Why Is Crude Oil the Fundamental Driver for Energy ETFs?
Correlations of top energy ETFs with crude oil
In this part, we’ll look at the correlations of top energy ETFs with crude oil (SCO) and natural gas (BOIL) (GASL). At ~55.7%, the Alerian MLP ETF (AMLP) had the highest correlation with US crude oil from January 2, 2017, to February 2, 2017. It explains the similar returns of AMLP and crude oil we discussed in Part 1 of this series earlier.
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Let’s take a look at the correlations of other energy ETFs with US crude oil over the last month:
- Energy Select Sector SPDR ETF (XLE) at ~46.9%
- VanEck Vectors Oil Services ETF (OIH) at ~41.7%
- SPDR S&P Oil & Gas Exploration & Production ETF (XOP) at ~46.9%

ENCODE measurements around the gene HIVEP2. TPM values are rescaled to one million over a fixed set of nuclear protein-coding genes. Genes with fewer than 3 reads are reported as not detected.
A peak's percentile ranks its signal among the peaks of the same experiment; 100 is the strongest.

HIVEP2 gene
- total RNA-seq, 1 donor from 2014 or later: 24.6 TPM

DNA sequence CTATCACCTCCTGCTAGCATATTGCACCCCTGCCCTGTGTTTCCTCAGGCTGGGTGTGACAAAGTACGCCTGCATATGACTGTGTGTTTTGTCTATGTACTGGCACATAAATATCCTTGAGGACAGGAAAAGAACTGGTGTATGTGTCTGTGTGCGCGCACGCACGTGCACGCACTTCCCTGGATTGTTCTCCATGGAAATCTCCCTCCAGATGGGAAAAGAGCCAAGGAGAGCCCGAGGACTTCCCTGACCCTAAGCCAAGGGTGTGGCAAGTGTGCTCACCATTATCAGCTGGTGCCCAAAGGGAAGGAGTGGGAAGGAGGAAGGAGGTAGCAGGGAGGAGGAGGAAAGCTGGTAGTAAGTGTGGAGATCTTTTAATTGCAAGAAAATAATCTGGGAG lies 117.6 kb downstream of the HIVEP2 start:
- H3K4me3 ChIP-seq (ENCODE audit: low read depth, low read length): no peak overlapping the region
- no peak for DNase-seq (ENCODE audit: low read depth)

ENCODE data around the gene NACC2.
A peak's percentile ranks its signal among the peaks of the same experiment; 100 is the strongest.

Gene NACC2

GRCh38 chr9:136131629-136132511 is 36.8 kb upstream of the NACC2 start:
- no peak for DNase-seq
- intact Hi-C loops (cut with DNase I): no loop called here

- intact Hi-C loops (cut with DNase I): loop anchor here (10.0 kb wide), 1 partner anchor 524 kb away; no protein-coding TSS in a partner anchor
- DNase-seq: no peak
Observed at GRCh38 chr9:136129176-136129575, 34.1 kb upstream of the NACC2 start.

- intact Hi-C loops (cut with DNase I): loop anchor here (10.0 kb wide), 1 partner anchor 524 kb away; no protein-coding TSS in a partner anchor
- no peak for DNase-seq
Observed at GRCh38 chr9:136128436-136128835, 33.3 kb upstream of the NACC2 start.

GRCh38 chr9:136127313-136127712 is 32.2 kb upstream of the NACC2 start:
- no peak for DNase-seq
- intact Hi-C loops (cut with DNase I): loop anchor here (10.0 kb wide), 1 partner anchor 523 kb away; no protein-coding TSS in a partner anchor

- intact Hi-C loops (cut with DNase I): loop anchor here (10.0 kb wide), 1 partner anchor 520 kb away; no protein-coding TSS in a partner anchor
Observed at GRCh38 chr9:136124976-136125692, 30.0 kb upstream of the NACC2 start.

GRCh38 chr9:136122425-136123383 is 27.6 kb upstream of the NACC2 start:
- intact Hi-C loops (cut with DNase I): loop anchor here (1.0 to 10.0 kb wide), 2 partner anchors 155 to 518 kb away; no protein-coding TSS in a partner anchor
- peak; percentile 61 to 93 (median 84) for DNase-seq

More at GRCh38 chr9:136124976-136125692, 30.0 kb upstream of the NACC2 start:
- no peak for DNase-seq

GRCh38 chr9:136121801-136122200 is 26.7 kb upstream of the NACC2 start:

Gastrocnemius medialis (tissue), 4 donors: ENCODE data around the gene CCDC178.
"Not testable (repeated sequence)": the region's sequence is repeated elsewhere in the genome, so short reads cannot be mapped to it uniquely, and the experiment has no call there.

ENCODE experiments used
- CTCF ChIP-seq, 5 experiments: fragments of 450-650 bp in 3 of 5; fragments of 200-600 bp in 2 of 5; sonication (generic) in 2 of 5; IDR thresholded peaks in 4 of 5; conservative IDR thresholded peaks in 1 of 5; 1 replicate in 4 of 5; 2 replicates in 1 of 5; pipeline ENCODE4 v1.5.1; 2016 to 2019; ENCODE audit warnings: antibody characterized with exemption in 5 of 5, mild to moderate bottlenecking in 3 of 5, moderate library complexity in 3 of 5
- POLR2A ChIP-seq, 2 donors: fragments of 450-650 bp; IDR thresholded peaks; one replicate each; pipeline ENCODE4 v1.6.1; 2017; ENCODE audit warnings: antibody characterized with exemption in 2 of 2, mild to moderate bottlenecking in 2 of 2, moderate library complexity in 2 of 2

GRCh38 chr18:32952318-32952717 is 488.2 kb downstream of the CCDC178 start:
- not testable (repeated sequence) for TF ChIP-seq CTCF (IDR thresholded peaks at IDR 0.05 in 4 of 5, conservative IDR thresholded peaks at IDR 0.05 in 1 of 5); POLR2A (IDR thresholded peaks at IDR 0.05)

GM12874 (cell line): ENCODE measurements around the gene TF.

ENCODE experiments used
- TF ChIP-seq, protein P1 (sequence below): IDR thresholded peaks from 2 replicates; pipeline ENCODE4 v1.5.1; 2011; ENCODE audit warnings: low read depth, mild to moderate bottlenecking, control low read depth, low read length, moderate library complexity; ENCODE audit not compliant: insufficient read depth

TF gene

Over the last three months, XLE had an ~67.3% correlation with US crude oil. OIH, AMLP, and XOP had correlations of ~65.6%, ~47.6%, and ~66.4%, respectively, during the same period.
In the last month, OIH, XOP, and XLE saw their correlations with crude oil fall—compared to the last three months. AMLP represents the midstream energy sector. AMLP was the only energy ETF, among those being analyzed in this series, to see its correlation with crude oil rise in the last month—compared to the last three months.
How do top energy ETFs correlate with natural gas?
All of the ETFs except OIH saw their correlations with natural gas (UGAZ) rise in the last month—compared to the last three months. In the trailing month, XOP had the highest positive correlation with natural gas among the ETFs that we’re analyzing.
A positive correlation with crude oil means that any move in crude oil can impact these ETFs directly. If crude oil goes up, these ETFs will also gain. So, it’s a good idea to watch crude oil’s (UCO) (BNO) movements in order to understand how these ETFs will perform.